The Stanley tumbler craze is far more than a viral trend run amok

Watch a month go by; see a viral buying trend explode. Such is life in the consumerism-happy United States of America. Recently, a shopping blitz for the Valentine’s Day editions of the chunky insulated Stanley tumbler rolled across the internet, into big-box stores and across middle schools. What this says about America is screamed at a much higher decibel than the jangle of slow-melting ice cubes in the tumblers themselves. 


For the last few years, Stanley, the 100-plus-year-old company behind those green thermoses from camping trips of yore, has been invading the consumer consciousness. First, the company’s Quencher tumbler was featured in The Buy Guide, an affiliate marketing site run by a gaggle of mom influencers. “Every time we linked it, it would sell out so quickly,” Ashlee LeSueur, one of The Buy Guide’s owners, told The New York Times. The Buy Guide kept selling the tumblers — and selling out. Social media influencers soon hopped aboard, and sales catapulted. “We firmly believe that we will become one of the leading lifestyle brands in the world over the next few years,” Terence Reilly, Stanley’s CEO as of 2020, said on a Harvard Business Review podcast episode.

The latest

Fast forward to early 2024, when Stanley, after continuing its cultural and fiscal ascent, released a Valentine’s Day edition of the Quencher tumbler. Consumerist mayhem ensued. Some cultural critics were blinkered. “There is no real reason any of this happened, or at least no reason that will feel satisfying to you. Sometimes a cup is just a cup in the right place at the right time,” wrote Amanda Mull in The Atlantic. As if these things just happen. Not, rather, because there are forces that obligate such trends.  

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“What might appear to be an organic phenomenon … is actually an engineered corporate crossover,” noted Kyle Chayka, writing about the boardroom calculations behind Stanley’s rise, in The New Yorker. “Companies prepare carefully, and expensively, to cultivate their moments of ubiquity. They leverage our attention … to convert online viewers into fans and customers.” Could Stanley predict how exactly would-be consumers would react to its plan for temporary market-share conquest? Nope. Did Stanley grasp there is a stout pipeline from old-timey brand to ironic influencer-sparked consumerism? You betcha.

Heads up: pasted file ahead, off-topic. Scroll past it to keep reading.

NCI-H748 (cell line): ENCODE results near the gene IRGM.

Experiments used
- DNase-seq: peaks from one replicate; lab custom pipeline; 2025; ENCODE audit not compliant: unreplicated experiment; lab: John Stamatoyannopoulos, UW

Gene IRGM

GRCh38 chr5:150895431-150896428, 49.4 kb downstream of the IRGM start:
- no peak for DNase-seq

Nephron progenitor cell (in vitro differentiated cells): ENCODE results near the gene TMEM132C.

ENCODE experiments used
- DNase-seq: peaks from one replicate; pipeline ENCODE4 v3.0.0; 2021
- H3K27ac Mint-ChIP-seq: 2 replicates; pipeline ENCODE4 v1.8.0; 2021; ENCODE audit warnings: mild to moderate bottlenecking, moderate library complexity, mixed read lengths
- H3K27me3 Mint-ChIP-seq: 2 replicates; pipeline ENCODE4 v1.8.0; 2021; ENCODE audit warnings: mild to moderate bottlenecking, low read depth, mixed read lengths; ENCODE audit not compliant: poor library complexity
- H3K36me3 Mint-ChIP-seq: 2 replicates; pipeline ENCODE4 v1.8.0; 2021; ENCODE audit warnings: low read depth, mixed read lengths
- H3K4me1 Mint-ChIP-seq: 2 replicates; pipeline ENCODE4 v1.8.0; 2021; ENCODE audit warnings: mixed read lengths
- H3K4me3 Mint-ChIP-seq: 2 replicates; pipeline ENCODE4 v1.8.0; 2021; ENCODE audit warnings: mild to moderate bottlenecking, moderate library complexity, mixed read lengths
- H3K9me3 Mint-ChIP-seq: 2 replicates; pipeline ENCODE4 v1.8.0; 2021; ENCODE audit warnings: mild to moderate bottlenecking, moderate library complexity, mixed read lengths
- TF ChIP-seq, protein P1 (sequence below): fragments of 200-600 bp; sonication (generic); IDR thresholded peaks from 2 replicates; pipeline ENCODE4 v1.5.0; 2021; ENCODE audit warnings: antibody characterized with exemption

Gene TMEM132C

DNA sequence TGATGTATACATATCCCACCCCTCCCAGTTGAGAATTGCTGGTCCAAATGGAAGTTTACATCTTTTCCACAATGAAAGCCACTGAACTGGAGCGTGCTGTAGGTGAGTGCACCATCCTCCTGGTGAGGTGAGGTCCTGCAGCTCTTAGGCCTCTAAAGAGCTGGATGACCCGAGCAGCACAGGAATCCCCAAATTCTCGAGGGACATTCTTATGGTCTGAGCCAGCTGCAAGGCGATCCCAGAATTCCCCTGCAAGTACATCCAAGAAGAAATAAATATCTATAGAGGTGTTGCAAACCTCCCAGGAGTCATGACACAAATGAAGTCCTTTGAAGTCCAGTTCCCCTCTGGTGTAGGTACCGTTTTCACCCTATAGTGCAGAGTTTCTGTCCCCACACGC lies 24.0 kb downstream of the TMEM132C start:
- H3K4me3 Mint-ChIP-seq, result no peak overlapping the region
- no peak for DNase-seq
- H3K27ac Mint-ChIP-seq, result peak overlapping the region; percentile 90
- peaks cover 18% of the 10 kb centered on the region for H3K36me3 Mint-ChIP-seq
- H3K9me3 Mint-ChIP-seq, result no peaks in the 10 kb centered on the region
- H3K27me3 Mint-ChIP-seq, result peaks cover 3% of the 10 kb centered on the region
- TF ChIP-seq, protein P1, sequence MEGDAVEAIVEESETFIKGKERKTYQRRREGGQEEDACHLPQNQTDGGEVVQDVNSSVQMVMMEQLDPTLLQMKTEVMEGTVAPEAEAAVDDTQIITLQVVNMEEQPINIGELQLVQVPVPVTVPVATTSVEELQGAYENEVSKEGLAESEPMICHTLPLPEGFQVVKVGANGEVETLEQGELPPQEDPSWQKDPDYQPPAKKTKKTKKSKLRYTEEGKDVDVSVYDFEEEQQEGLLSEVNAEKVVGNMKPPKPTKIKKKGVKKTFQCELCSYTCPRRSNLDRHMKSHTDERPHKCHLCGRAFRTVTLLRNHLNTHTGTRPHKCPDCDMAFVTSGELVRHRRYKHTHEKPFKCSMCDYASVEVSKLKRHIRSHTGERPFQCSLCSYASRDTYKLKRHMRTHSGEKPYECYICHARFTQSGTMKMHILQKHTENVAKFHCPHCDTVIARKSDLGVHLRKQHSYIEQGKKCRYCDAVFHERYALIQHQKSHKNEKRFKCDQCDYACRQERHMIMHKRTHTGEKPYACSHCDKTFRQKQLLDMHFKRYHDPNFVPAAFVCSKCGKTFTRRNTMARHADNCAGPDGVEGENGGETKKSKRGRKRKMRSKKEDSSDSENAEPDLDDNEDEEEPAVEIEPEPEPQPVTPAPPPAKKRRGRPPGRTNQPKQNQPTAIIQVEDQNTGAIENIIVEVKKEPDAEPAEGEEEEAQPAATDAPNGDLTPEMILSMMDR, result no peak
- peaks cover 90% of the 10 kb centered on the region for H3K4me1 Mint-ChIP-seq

The reaction

One aftereffect Stanley likely did not forecast was the supervening middle-school bullying. Batches of preteens across the country became obsessed with Stanley tumblers and, in January 2024, broadcasted their new scores when they returned from holiday break. “Nicole Walker, a sixth-grade science teacher in Mississippi, estimated that about half her students lug them from class to class,” Julia Reinstein reported for The Cut. “I wish I could have taken a picture today at lunch. At this one table, it was like every girl had a Stanley cup,” Walker said.

A powder keg of class tensions detonated when kids without Stanleys or with knockoff versions started being bullied. And so began a moral struggle across a variety of social media platforms over whether parents should buy a tumbler for their Stanley-less child or let that child deal with the bullying. @cal_cifer_2.0, a teacher, distilled the two sides of the brouhaha in a TikTok video.

♬ original sound – Cal 2.0

Then they went on to analyze the classism afoot. “If everyone with the financial means buys their kid a Stanley cup, does that then mean the only people getting bullied … will be those low-income kids who can’t afford one?”

Cultural critic Ashtin Berry gathered the threads on Instagram. She tied together capitalism, white supremacy, resource-hoarding and weaponized incompetence in a series of posts dissecting the Stanley-centric bullying of middle schoolers and parents’ role in it.

In particular, she had words for those parents who threw their hands in the air, defeated, and bought their child a Quencher. “Everyone’s parenting or lack thereof,” Berry wrote, “affects other children. And while most do not get the privilege to parent how they dream to, it’s wild to act as if adults have no power to guide and push against the harms of consumption.”